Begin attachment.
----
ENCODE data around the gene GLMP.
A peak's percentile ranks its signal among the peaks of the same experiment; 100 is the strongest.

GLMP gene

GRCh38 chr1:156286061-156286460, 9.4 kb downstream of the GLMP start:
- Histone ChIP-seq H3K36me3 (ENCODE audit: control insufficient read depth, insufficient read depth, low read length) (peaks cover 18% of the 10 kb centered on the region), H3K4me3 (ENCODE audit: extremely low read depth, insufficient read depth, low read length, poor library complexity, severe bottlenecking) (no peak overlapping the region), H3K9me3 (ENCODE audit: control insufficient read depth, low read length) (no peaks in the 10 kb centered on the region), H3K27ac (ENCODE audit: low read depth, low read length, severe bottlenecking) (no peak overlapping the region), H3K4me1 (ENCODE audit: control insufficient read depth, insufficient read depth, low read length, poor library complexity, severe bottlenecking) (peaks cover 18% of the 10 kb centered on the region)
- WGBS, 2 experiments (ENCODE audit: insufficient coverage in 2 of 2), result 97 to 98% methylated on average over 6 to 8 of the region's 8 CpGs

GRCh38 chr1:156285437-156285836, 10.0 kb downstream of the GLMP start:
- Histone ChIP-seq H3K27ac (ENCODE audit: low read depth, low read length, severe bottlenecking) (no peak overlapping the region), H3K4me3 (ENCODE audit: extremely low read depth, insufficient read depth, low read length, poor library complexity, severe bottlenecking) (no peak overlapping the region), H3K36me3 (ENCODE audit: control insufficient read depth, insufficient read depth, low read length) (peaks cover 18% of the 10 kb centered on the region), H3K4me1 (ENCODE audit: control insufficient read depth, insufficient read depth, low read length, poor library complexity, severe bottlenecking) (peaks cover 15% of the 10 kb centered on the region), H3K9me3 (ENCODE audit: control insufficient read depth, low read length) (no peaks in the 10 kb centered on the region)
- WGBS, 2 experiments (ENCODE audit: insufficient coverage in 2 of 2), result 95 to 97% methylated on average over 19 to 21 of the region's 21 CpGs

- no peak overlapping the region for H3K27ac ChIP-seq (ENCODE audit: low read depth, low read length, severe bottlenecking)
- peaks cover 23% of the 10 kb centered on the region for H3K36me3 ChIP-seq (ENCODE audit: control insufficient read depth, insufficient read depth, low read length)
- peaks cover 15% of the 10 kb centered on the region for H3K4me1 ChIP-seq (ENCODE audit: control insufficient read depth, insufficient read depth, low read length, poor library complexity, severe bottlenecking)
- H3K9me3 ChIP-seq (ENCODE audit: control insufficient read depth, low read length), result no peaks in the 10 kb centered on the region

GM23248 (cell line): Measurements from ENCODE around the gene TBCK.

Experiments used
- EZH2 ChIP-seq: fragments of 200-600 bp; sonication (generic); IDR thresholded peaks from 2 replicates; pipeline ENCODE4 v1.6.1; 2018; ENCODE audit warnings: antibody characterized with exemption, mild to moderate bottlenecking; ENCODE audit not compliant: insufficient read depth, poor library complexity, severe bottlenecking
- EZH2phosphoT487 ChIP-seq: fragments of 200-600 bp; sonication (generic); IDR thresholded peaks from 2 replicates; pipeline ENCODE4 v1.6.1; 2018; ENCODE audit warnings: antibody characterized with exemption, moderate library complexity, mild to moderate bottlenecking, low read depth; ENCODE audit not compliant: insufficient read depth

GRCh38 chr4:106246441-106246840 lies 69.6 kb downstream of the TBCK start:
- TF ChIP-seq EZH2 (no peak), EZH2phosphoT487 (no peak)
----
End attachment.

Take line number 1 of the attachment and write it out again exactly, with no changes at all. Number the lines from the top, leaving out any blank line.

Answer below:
ENCODE data around the gene GLMP.